- Only if—heaven forbid!—you lose your passport should you call home.
Parentheses and brackets
When an entire independent sentence is enclosed in parentheses, the period belongs inside the closing parenthesis. If there is parenthetical material that belongs inside a larger phrase in parentheses, use square brackets. Square brackets should also enclose material—usually added by someone other than the original writer—that does not belong to the surrounding text. In a translated work, they can be used sparingly to enclose a word or phrase in the original language to avoid ambiguity:
- The differences between society [Gesellschaft] and community [Gemeinde] will now be analyzed.
In using ellipses points within quotations to represent words that have been deleted, please insert a space after each point. ( . . . , not …) Use four points if an entire sentence or if text to the end of a sentence has been deleted. It is not necessary to use ellipses points for text dropped at the beginning of a quotation.
- The statement is shortsighted . . . . the opposing faction . . . is more idealistic.
Spell out whole numbers from one through one hundred, round numbers, and any number beginning a sentence. Use figures for 101 and above, including whole numbers followed by hundred, thousand, million, and so on. This applies to ordinals as well as cardinals. Where many numbers occur within a passage of text, maintain consistency in the immediate context:
- two, nine, sixty-five million
- second base, 125th place, 223rd anniversary
- “Nineteen ninety-nine was a long year” or “The year 1999 was long”
- One building of 103 stories, five of more than 50, and a dozen of only 3 or 4
A mixture of numerals and spelled-out numbers can be used to express very large numbers, especially when they are fractional. Note that billion in American usage means a thousand million, not, as in traditional British usage, a million million:
- A figure of 4.5 billion years
If an abbreviation or a symbol is used for the unit of measure, the quantity is always expressed as a numeral:
- 50 km, 10°C
Percentages: these are always given in figures, followed by the word percent:
- Only 45 percent of the electorate voted.
Isolated references to money fall under the general rule. Where the value of a currency in any particular year is in question, the date may be inserted in parentheses. Context should dictate here:
- Children can ride for seventy-five cents.
- Last year they paid $2 each for admission; now they must have to pay $3.
Dates and times
Centuries: spell out the number and hyphenate when used as an adjective:
- He was a chronicler of the nineteenth century
- twentieth-century architecture
Decades: do not use an apostrophe to form the decade; it is acceptable to use “fifties,” “twenties,” and so on if the century is clearly understood. Era designations can use CE, BCE, AD, BC, AH, AUC, and BP, so long as the author is consistent:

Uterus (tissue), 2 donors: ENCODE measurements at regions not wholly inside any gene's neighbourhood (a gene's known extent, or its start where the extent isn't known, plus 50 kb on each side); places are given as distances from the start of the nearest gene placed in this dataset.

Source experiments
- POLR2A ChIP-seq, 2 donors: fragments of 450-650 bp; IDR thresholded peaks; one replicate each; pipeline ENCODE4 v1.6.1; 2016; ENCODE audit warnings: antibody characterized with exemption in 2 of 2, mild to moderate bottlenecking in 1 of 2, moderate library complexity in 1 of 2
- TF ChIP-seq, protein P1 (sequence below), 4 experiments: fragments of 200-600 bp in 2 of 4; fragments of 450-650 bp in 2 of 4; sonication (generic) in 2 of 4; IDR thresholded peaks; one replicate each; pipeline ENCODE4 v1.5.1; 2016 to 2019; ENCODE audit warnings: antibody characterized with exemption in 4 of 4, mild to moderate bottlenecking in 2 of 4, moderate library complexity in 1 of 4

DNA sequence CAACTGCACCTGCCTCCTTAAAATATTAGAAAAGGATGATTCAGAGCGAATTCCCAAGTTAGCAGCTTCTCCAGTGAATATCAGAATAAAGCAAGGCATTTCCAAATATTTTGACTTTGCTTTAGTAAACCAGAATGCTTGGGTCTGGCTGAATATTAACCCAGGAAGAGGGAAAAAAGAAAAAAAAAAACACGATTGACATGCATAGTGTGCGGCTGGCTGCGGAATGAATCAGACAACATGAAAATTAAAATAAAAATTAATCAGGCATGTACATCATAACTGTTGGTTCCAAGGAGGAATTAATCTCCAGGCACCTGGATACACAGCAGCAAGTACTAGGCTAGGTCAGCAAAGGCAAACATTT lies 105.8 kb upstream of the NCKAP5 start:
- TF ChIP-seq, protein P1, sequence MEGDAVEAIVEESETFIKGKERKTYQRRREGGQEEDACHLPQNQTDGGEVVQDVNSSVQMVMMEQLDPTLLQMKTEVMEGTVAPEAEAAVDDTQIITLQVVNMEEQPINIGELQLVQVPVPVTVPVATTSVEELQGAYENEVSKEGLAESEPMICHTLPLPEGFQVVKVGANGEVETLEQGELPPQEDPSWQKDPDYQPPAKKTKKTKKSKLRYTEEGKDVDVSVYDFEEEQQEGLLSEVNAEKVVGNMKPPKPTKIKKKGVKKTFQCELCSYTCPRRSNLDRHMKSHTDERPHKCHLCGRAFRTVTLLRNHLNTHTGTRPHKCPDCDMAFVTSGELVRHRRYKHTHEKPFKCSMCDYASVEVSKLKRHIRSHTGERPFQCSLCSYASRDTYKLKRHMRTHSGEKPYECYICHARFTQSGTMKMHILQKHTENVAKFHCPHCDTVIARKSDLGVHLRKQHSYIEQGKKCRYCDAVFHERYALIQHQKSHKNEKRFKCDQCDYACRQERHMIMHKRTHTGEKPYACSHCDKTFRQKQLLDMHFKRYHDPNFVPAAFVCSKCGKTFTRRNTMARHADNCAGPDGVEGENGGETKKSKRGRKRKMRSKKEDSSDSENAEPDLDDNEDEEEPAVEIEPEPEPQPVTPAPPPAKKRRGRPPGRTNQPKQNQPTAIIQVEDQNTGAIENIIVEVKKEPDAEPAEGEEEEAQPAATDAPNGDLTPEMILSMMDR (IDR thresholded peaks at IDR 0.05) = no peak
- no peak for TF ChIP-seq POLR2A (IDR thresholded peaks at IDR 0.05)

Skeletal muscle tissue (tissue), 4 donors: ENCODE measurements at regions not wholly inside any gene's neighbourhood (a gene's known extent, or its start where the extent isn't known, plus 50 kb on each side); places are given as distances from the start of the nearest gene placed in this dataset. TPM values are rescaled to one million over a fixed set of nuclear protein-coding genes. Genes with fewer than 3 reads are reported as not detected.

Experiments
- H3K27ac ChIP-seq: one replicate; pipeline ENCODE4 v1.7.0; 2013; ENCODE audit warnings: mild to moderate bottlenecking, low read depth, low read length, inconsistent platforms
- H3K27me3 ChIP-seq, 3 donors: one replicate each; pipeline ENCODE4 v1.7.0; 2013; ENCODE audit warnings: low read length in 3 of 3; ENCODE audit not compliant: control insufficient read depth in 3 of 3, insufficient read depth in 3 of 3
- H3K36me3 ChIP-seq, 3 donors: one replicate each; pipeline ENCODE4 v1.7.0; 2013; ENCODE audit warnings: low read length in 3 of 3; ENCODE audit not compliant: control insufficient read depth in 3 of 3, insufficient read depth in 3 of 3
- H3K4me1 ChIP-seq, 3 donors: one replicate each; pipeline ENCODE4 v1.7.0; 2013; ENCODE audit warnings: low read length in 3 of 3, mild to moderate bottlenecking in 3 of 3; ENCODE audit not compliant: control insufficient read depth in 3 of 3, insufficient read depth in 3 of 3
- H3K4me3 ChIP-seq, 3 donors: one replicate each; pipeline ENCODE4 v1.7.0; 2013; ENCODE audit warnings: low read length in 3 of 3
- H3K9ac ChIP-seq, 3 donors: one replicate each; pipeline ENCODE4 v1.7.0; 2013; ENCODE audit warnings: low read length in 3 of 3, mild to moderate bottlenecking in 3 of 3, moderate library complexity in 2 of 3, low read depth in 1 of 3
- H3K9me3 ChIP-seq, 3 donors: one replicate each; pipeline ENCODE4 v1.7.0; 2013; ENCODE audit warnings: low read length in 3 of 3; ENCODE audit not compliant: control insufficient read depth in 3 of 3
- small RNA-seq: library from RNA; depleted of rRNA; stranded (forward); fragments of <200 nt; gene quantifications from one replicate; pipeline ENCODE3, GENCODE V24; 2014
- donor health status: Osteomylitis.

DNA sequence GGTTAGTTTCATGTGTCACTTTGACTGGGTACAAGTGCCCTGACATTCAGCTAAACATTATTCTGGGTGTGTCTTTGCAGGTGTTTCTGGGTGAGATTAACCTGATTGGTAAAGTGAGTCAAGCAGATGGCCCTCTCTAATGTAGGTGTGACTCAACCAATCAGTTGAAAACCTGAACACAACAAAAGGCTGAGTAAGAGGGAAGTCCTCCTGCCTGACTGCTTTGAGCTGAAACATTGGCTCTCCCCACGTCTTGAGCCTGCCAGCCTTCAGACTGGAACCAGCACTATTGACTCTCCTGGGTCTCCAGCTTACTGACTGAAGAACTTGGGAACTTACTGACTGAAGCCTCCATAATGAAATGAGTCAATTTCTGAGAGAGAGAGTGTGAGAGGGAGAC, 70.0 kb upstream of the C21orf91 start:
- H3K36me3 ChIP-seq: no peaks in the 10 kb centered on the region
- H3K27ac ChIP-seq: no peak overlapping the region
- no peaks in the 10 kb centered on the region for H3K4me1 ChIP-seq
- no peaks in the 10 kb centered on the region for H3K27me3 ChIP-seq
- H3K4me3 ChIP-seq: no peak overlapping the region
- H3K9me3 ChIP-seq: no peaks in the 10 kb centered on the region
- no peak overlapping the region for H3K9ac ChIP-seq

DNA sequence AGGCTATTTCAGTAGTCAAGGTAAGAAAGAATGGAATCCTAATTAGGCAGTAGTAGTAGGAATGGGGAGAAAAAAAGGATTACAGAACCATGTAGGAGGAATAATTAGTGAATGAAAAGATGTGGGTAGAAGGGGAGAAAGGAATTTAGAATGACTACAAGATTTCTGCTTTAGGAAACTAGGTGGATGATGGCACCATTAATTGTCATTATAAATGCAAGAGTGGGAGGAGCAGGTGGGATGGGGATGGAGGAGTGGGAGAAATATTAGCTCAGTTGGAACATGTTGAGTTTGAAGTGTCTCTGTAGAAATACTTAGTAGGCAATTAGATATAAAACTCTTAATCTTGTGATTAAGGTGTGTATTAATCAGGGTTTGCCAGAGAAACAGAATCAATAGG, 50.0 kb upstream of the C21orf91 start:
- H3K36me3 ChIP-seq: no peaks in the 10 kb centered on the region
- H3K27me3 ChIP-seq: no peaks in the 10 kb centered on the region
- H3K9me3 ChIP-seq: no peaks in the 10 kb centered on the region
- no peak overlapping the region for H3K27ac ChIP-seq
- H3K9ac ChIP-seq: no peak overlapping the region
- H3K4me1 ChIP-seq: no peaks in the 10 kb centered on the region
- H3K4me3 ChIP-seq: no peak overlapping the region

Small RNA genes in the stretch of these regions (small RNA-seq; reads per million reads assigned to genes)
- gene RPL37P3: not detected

- 1990s, the nineties
- July 3, 1993 but July 1993, Thanksgiving Day 2009
- 350–345 BC, AD 1306
Times of day in even, half, and quarter hours are spelled out in the text. Figures should be used to emphasize exact times:
- He left the office at a quarter to four.
- The first train leaves at 5:22 a.m.
For two-dimensional objects use height x width; for three-dimensional objects use height x width x depth or height x diameter. Convert centimeters to inches in text and give inches first, if necessary followed by centimeters in parentheses:
- 6 x 5 in. (15.2 x 12.7 cm)
Use italics for foreign words, unless they are in common usage in the English language:
- ras-le-bol but trompe l’oeil
- Aha-Erlebnis but zeitgeist
Also use italics for the titles of books, periodicals, plays, operas, exhibitions, paintings, sculptures, and works on paper. Do not italicize building names, series titles, object names, or people’s titles, even if in a foreign language. Scholarly words and abbreviations are not italicized unless a particular use calls for it:
- Divine Comedy
- New York Times
- The Burghers of Calais
- Picasso’s Bathers
- Cellini’s saltcellar
- ibid., et al., but sic
For the titles of articles, poems (unless very long), unpublished works, television show episodes, songs, photographs, and mottoes, roman type within quotation marks should be used.
A few abbreviations:
- n.p. = no place, no publisher, or no page numbers
- n.d. = no date
- n., nn. = note, notes
- fol. = folio
- r = recto; v = verso (no period is used after r or v)
Initials of persons should have periods and a space between initials, unless they are used alone:
- M. F. K. Fisher
No periods are used in academic degrees like PhD and MA
They are used in Mr., Mrs., Messrs., Jr., Dr., company name elements like Ltd., Co., Bros., Corp., and the country names U.S. and U.K.
Standard captions should include:
- artist’s full name
- title of the work of art
- date of its creation
- collection information (who owns it and accession/ inventory number)
- photo credit (who took the picture)
The manufacturer’s name and date of design should be added if applicable. For architecture, include the date of the design, the date the structure was completed, and the date of the photograph.
If the photograph is from a book, please give bibliographical details for the book, including the page and figure number on which the picture is found.
- Use left justification, not full justification for lines.
- Number all pages.
- Do not insert extra lines between paragraphs. Use the left tab key to indent paragraphs.
- Quotations: if a quotation is more than 100 words—or at least eight lines—in length it should be set as an extract: indented, without quotation marks, and with a blank line above and below.
- Endnotes should be formatted at the end of the document in line with The Chicago Manual of Style, 15th Edition (17.26–17.359). To access the shorter BGC citations guide online, see http://www.bgc.bard.edu/images/content/1/1/11683.pdf,